Don’t get cocky, Dems: History suggests that there are plenty of ways for the Democrats to lose the 2008 presidential election, says Rutgers historian David Greenberg in an essay published in The Boston Globe’s “Ideas” section. “The Republicans possess certain advantages that are too often overlooked, including a built-in edge in the electoral college, Bush’s impending exit from the political picture, and several candidates with potential across-the-board appeal,” Greenberg writes. He later adds:

The first myth to dispel is that of Democratic momentum. It’s tempting to regard the Democrats’ 2006 triumphs as rock-hard proof that a new liberal wind is blowing. But as a historical matter, the party that wins the Senate or House in an off-year election has no discernible advantage when seeking the presidency two years later.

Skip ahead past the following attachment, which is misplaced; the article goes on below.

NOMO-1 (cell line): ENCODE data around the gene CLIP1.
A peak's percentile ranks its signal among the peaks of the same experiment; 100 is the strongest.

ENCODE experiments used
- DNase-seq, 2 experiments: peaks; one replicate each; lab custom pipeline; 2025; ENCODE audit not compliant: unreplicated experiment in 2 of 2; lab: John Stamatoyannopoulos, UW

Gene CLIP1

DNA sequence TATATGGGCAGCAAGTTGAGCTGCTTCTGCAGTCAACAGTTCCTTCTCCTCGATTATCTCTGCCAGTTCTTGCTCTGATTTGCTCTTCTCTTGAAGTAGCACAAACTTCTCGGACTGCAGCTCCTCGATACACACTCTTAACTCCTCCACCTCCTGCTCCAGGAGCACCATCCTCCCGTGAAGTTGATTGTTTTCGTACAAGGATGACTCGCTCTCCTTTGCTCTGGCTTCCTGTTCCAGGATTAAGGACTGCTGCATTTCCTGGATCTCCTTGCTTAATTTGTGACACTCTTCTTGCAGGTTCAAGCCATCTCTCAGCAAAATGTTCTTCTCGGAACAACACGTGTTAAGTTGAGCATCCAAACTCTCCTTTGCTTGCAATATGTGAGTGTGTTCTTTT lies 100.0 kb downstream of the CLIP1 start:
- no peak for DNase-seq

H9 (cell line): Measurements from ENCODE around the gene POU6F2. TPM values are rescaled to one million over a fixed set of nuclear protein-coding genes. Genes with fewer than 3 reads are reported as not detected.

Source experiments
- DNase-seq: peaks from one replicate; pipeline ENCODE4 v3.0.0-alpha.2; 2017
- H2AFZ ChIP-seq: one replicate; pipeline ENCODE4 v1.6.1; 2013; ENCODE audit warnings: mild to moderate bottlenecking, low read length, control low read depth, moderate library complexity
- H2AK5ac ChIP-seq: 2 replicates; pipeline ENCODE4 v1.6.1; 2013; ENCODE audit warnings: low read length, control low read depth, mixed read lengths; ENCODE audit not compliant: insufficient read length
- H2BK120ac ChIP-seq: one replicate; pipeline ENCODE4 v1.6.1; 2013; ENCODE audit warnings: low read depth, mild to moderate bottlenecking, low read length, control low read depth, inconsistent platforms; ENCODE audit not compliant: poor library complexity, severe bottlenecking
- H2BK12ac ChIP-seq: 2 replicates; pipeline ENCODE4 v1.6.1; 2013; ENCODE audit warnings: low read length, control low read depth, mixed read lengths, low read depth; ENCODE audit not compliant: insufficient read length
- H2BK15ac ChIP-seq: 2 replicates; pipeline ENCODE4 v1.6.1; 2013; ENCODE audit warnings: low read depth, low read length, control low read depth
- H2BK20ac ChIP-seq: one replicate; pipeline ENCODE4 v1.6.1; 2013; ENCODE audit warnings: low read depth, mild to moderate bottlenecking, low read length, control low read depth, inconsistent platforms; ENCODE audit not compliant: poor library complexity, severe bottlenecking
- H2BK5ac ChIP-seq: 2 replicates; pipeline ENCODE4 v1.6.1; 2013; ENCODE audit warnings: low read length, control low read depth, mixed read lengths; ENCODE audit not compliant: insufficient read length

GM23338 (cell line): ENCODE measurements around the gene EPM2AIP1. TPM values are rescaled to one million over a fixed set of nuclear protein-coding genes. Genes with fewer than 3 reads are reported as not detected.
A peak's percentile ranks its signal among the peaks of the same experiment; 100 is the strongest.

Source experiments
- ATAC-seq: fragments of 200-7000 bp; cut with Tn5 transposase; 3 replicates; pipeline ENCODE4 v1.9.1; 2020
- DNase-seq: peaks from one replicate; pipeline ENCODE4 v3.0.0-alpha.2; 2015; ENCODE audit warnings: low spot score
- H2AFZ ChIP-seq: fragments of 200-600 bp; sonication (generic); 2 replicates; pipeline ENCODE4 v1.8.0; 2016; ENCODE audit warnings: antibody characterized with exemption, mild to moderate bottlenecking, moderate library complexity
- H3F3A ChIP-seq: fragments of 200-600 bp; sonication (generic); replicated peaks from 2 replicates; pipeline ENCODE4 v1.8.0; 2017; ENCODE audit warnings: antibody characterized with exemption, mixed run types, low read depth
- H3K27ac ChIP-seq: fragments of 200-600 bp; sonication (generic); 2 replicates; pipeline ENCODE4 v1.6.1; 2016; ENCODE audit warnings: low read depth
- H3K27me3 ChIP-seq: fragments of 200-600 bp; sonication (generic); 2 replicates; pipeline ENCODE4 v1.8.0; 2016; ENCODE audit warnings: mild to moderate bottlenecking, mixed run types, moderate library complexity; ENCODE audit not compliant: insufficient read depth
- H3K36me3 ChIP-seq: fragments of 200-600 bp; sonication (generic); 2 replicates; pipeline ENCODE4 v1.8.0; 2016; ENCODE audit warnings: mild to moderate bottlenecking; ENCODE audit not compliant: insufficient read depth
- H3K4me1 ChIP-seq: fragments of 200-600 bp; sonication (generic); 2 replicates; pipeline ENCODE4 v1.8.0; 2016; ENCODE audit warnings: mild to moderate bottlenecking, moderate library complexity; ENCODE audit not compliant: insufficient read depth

In 1948, two years after seizing control of Congress, the Republicans not only failed to oust Democrat Harry Truman from the White House but even ceded back control of both chambers. In 1988, two years after regaining the Senate, Democrats still couldn’t capture the presidency. Indeed, not since 1920 has either party taken the presidency after winning control of Congress in the preceding midterms — a historical tidbit that, if statistically trivial, warns against making any assumptions about 2008.